Third, Manafort could still be required to testify after any pardon, when he would no longer be in federal jeopardy. Undoubtedly, the plan would be for him to deny assurances of a pardon from Trump. Still, were Mueller to catch him in a lie, the special counsel would surely come down on him.
Finally, it is likely that in the event of a pardon for federal crimes, which is all Trump can provide, some state attorneys general, such as New York’s Eric T. Schneiderman, would prosecute Manafort for financial crimes under their potent state statutes.
Maybe Manafort figures a possible pardon is a better bet than hoping Putin doesn’t send his goons to shut him (Manafort) up for good.
A few more pardon stories:
Bloomberg: Pardon Talk Could Put Trump Lawyer in Hot Water.
The Washington Post: This overlooked part of the Constitution could stop Trump from abusing his pardon power.
Another big story broke late yesterday. Trump fired Veterans Affairs Secretary David Shulkin. Today Shulkin is speaking out, claiming he was fired because he opposed privatizing the VA. Shulkin spoke to NPR’s Morning Edition:
Fired Veterans Affairs Secretary David Shulkin tells NPR’s Morning Edition that political forces in the Trump administration want to privatize the VA — and that he was standing in the way.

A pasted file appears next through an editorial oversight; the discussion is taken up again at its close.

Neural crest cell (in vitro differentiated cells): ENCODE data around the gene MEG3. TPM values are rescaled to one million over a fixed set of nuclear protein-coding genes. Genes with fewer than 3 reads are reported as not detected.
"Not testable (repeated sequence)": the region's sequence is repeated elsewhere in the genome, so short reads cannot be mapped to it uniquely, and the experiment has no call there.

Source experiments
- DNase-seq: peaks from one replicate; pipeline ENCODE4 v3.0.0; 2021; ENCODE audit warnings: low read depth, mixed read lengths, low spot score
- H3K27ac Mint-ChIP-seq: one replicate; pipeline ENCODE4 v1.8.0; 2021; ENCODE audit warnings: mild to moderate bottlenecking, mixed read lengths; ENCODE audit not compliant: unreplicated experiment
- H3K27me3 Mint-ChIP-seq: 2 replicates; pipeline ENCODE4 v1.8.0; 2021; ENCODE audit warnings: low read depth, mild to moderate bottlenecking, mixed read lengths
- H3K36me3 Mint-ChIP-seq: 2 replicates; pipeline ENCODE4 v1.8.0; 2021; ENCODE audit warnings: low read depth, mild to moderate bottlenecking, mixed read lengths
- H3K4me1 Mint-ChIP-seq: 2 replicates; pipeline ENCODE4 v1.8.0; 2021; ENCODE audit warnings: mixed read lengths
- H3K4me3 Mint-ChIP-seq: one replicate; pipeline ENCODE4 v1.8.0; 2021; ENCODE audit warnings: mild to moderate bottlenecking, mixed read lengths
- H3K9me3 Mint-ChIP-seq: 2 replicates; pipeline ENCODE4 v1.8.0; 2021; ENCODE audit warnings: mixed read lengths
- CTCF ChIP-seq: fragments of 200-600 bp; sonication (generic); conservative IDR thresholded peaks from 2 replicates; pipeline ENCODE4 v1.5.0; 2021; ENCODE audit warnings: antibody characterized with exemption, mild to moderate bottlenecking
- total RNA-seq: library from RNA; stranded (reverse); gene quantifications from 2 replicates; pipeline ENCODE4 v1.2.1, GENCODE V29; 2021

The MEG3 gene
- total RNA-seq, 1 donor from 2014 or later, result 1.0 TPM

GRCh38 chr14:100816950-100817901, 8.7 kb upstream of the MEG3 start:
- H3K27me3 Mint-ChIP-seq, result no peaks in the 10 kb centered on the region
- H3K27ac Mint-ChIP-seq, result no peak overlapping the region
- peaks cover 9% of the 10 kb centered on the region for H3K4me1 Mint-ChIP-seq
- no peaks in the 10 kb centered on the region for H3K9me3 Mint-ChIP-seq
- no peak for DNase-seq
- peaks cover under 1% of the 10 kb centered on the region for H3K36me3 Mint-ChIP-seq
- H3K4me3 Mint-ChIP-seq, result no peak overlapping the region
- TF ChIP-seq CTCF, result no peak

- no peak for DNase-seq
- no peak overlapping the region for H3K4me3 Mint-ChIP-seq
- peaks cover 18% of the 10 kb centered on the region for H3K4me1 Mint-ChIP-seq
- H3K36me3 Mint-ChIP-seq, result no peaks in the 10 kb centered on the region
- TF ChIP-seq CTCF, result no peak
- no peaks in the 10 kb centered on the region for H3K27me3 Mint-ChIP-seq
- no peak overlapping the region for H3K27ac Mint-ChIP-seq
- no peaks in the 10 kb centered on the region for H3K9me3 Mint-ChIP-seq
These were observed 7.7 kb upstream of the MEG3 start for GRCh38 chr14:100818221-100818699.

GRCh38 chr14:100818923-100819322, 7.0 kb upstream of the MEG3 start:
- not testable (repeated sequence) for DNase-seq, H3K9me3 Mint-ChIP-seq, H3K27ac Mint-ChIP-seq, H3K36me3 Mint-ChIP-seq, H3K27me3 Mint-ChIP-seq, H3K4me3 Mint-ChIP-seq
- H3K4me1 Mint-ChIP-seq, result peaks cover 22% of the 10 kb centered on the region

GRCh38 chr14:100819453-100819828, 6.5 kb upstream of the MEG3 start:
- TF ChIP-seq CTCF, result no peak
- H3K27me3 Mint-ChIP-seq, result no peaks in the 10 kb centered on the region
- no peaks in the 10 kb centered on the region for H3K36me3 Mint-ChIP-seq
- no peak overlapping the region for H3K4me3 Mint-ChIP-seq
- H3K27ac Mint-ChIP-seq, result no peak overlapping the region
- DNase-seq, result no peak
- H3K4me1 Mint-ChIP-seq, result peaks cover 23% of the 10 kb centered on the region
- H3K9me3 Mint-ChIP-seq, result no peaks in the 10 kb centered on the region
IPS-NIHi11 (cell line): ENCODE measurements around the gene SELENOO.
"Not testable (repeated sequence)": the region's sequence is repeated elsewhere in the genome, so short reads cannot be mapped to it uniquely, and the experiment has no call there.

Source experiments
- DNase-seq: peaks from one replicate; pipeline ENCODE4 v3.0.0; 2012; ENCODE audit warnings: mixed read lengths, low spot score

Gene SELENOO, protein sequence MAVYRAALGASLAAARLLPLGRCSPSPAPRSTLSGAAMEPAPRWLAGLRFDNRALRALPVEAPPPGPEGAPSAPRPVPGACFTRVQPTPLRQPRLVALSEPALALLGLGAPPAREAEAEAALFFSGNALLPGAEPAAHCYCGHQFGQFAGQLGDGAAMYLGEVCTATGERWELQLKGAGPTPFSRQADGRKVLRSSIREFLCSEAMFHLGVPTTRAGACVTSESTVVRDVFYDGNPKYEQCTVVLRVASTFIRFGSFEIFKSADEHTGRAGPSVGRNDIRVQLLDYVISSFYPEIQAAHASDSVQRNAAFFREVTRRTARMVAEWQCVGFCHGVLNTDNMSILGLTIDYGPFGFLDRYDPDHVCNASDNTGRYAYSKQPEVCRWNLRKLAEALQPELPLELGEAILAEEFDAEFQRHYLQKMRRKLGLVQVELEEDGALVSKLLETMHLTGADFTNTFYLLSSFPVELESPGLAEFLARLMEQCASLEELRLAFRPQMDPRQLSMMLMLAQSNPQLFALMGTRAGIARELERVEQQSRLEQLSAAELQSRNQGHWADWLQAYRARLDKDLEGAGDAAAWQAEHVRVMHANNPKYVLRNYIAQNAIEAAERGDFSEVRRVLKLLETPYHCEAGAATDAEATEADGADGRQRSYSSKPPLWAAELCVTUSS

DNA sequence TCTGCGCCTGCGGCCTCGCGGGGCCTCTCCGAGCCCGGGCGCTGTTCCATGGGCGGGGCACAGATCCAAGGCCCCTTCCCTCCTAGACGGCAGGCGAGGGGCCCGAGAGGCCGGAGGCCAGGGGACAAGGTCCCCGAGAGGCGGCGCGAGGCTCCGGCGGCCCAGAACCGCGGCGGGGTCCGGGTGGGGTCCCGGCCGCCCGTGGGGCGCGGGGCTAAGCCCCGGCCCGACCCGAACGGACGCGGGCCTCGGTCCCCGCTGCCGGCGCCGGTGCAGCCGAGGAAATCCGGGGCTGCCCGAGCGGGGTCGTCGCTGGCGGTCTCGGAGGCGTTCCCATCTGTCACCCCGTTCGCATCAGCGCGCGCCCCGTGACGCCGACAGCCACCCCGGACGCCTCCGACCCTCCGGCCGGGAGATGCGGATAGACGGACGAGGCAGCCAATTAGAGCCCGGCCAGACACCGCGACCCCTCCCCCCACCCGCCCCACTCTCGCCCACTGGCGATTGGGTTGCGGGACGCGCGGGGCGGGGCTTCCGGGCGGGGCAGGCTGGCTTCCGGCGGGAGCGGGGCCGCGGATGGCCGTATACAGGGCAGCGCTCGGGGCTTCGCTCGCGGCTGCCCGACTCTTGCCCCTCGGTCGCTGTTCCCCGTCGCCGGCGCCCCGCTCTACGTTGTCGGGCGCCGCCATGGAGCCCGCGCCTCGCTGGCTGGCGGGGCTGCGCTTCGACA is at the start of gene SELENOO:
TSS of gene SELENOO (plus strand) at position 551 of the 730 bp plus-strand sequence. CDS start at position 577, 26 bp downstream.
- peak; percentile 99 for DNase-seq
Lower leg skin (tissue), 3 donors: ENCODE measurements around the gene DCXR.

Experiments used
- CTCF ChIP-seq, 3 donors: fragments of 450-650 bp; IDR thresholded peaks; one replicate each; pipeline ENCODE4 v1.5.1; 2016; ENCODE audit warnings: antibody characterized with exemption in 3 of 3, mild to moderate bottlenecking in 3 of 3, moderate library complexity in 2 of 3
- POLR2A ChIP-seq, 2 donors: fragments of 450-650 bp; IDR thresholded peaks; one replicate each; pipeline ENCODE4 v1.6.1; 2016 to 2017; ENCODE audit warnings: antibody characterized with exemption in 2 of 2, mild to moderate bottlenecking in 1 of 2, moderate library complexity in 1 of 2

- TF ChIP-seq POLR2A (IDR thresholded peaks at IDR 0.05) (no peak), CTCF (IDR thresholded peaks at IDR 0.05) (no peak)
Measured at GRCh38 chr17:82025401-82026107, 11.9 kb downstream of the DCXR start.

“There are many political appointees in the VA that believe that we are moving in the wrong direction or weren’t moving fast enough toward privatizing the VA,” he said. “I think that it’s essential for national security and for the country that we honor our commitment by having a strong VA. I was not against reforming VA, but I was against privatization.”
Those political forces may be why Shulkin says he wasn’t allowed to speak out to defend himself against an ethics controversy over use of funds on a trip to Europe that he says was overhyped and intended to weaken him.
“This was completely mischaracterized,” Shulkin said. “There was nothing improper about this trip, and I was not allowed to put up an official statement or to even respond to this by the White House. … I think this was really just being used in a political context to try to make sure that I wasn’t as effective as a leader moving forward.”
Shulkin argued his case in an op-ed at The New York Times: David J. Shulkin: Privatizing the V.A. Will Hurt Veterans.
That’s a lot of news, but I’ve barely touched on everything that’s happening. Here’s a shocking Trump corruption story that broke at The Guardian this morning: FBI looked into Trump plans to build hotel in Latvia with Putin supporter.
In 2010, a small group of businessmen including a wealthy Russian supporter of Vladimir Putin began working on plans to build a glitzy hotel and entertainment complex with Donald Trump in Riga, the capital of Latvia.
A senior Trump executive visited the city to scout for locations. Trump and his daughter Ivanka spent hours at Trump Tower with the Russian, Igor Krutoy, who also knows compatriots involved in arranging a fateful meeting at the same building during the 2016 US election campaign.
Then the Latvian government’s anti-corruption bureau began asking questions.
The Guardian has learned that talks with Trump’s company were abandoned after Krutoy and another of the businessmen were questioned by Latvian authorities as part of a major criminal inquiry there – and that the FBI later looked into Trump’s interactions with them at Latvia’s request.
Those involved deny that the inquiry was to blame for the deal’s collapse.